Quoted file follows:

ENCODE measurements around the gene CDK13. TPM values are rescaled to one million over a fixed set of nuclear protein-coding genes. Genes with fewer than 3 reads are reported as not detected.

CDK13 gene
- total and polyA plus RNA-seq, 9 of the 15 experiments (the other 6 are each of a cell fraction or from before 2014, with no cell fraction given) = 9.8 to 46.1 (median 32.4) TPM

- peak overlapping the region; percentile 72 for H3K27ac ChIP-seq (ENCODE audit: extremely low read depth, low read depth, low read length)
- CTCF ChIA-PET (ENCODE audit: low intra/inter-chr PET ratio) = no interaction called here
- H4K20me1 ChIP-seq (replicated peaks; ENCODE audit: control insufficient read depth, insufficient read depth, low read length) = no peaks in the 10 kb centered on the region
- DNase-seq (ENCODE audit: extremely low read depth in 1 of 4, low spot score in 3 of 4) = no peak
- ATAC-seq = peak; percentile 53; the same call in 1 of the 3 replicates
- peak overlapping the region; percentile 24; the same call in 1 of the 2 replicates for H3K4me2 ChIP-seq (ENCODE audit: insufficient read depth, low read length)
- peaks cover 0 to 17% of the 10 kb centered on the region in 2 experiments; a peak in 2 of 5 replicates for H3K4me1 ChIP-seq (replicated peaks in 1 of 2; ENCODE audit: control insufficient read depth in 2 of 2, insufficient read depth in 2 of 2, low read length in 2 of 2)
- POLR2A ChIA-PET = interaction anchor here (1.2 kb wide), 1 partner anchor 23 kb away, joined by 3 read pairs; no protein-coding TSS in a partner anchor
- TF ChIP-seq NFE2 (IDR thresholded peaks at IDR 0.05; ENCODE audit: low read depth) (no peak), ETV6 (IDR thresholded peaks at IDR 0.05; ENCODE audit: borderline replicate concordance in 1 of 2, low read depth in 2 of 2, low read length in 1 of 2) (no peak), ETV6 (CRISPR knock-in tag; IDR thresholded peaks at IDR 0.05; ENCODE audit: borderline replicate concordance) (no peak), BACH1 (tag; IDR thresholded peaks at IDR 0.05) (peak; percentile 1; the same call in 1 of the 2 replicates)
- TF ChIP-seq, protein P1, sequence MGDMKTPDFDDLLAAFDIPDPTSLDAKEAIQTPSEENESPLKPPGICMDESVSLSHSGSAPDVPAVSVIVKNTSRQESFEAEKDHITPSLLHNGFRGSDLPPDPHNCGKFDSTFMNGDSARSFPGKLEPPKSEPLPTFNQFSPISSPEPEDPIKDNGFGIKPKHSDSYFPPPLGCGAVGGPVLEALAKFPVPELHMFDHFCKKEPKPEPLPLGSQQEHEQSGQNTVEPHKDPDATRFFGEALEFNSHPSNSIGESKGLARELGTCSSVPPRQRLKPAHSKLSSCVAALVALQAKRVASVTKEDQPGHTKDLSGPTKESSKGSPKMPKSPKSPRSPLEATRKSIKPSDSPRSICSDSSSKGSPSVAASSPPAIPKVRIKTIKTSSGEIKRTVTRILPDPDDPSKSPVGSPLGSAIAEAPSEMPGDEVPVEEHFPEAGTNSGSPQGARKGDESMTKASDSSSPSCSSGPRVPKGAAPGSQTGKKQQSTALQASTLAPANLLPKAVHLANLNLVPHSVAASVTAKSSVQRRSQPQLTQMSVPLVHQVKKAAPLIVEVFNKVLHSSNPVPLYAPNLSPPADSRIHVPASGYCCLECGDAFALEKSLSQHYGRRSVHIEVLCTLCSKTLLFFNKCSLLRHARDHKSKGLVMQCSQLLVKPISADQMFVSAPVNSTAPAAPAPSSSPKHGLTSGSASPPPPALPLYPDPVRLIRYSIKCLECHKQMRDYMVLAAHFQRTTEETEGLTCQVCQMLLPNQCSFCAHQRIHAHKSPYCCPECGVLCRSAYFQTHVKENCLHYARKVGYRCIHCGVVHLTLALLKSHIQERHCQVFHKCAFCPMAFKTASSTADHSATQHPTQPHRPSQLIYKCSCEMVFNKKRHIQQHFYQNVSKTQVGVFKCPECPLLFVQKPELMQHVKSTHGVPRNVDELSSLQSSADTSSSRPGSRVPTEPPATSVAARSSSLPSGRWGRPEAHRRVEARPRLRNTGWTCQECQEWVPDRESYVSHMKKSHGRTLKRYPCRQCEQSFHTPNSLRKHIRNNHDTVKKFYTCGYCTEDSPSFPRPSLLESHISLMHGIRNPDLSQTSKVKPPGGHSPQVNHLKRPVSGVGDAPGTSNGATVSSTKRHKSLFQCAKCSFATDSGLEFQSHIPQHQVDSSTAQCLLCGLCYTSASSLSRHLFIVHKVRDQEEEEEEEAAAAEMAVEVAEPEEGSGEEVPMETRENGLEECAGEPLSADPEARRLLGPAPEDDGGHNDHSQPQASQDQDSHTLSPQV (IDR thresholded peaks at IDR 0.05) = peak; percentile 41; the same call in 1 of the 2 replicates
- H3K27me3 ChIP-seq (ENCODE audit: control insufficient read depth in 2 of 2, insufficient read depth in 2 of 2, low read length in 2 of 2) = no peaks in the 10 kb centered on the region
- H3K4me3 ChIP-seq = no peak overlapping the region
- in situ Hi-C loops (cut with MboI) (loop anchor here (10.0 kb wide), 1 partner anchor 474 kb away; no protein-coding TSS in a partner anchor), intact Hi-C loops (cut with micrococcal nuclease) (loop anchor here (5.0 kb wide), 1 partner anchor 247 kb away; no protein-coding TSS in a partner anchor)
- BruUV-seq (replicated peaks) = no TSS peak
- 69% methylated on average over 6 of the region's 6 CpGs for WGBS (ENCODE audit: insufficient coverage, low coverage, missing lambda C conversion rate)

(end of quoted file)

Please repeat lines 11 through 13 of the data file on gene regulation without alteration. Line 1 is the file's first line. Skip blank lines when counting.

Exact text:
- POLR2A ChIA-PET = interaction anchor here (1.2 kb wide), 1 partner anchor 23 kb away, joined by 3 read pairs; no protein-coding TSS in a partner anchor
- TF ChIP-seq NFE2 (IDR thresholded peaks at IDR 0.05; ENCODE audit: low read depth) (no peak), ETV6 (IDR thresholded peaks at IDR 0.05; ENCODE audit: borderline replicate concordance in 1 of 2, low read depth in 2 of 2, low read length in 1 of 2) (no peak), ETV6 (CRISPR knock-in tag; IDR thresholded peaks at IDR 0.05; ENCODE audit: borderline replicate concordance) (no peak), BACH1 (tag; IDR thresholded peaks at IDR 0.05) (peak; percentile 1; the same call in 1 of the 2 replicates)
- TF ChIP-seq, protein P1, sequence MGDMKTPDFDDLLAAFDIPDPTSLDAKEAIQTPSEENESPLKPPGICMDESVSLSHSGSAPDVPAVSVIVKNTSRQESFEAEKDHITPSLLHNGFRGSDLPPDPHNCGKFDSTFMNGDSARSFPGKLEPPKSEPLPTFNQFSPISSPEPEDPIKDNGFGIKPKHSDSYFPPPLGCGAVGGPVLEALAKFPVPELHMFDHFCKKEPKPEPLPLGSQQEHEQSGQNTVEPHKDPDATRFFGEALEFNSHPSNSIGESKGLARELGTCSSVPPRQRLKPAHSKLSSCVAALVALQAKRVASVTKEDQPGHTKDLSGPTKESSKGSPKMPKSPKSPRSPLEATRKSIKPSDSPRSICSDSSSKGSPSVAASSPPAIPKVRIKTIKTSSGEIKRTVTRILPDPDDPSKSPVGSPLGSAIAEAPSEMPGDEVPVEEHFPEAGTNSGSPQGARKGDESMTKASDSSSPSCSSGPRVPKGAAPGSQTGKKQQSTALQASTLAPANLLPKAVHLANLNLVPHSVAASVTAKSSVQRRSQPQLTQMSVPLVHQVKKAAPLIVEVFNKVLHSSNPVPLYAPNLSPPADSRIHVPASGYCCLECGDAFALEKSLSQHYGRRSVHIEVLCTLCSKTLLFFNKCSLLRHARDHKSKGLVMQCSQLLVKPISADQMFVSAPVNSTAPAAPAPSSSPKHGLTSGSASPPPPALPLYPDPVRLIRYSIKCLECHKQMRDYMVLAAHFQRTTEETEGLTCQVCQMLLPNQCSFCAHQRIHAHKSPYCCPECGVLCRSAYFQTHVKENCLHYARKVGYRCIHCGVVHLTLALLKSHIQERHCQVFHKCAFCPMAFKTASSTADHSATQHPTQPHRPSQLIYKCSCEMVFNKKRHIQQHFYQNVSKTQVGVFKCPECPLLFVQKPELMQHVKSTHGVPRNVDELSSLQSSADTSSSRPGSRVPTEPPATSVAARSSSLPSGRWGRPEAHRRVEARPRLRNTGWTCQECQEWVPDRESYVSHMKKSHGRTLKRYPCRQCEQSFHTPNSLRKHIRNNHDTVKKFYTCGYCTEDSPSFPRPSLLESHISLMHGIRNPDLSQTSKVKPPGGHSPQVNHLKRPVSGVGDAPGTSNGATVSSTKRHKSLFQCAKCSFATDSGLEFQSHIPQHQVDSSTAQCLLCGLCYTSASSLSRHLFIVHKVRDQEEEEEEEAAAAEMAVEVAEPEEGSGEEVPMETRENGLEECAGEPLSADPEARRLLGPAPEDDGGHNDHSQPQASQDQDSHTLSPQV (IDR thresholded peaks at IDR 0.05) = peak; percentile 41; the same call in 1 of the 2 replicates